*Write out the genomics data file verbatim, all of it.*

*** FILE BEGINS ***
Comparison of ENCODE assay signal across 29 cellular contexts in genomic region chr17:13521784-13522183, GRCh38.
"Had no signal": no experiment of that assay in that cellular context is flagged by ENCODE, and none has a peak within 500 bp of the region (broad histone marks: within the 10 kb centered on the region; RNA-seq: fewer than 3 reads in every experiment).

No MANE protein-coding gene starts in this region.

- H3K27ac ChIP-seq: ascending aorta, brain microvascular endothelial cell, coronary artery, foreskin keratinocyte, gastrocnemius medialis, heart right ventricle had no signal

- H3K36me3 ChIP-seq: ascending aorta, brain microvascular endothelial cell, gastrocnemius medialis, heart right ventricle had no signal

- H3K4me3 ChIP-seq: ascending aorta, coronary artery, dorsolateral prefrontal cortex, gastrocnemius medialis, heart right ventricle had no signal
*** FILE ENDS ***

Comparison of ENCODE assay signal across 29 cellular contexts in genomic region chr17:13521784-13522183, GRCh38.
"Had no signal": no experiment of that assay in that cellular context is flagged by ENCODE, and none has a peak within 500 bp of the region (broad histone marks: within the 10 kb centered on the region; RNA-seq: fewer than 3 reads in every experiment).

No MANE protein-coding gene starts in this region.

- H3K27ac ChIP-seq: ascending aorta, brain microvascular endothelial cell, coronary artery, foreskin keratinocyte, gastrocnemius medialis, heart right ventricle had no signal

- H3K36me3 ChIP-seq: ascending aorta, brain microvascular endothelial cell, gastrocnemius medialis, heart right ventricle had no signal

- H3K4me3 ChIP-seq: ascending aorta, coronary artery, dorsolateral prefrontal cortex, gastrocnemius medialis, heart right ventricle had no signal